Niacin through diet limits Alzheimer’s disease progression: Study

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Niacin interacts with a highly-selective receptor, HCAR2, present in immune cells physically associated with amyloid plaques

US-based Indiana University School of Medicine researchers found that niacin or vitamin B3 limits Alzheimer’s disease progression when used in models in the lab, a discovery that could potentially pave the way toward therapeutic approaches to the disease.

The study, recently published in Science Translational Medicine, investigates how niacin modulates microglia response to amyloid plaques in an Alzheimer’s disease animal model.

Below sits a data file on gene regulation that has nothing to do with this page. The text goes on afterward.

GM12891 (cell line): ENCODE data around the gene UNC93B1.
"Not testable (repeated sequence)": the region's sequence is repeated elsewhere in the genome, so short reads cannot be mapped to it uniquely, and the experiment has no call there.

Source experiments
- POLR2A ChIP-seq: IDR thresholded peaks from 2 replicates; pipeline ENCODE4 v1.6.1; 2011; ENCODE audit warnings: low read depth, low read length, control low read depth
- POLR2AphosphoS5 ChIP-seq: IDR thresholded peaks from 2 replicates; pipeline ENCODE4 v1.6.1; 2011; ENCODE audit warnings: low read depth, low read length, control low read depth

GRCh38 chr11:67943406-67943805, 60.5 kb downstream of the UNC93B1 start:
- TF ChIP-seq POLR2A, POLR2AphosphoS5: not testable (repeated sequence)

Niacin, which sustains metabolism throughout the body, is mainly obtained through a typical diet; it also can be taken in supplements and cholesterol-lowering drugs. The brain, however, uses niacin differently.

In the brain, niacin interacts with a highly-selective receptor, HCAR2, present in immune cells physically associated with amyloid plaques. When niacin—used in this project as the FDA-approved Niaspan drug—activates the receptor, it stimulates beneficial actions from these immune cells, said the researchers.

Past epidemiology studies of niacin and Alzheimer’s disease showed that people who had higher levels of niacin in their diet had diminished risk of the disease. Niacin is also currently being used in clinical trials in Parkinson’s disease and glioblastoma.

 

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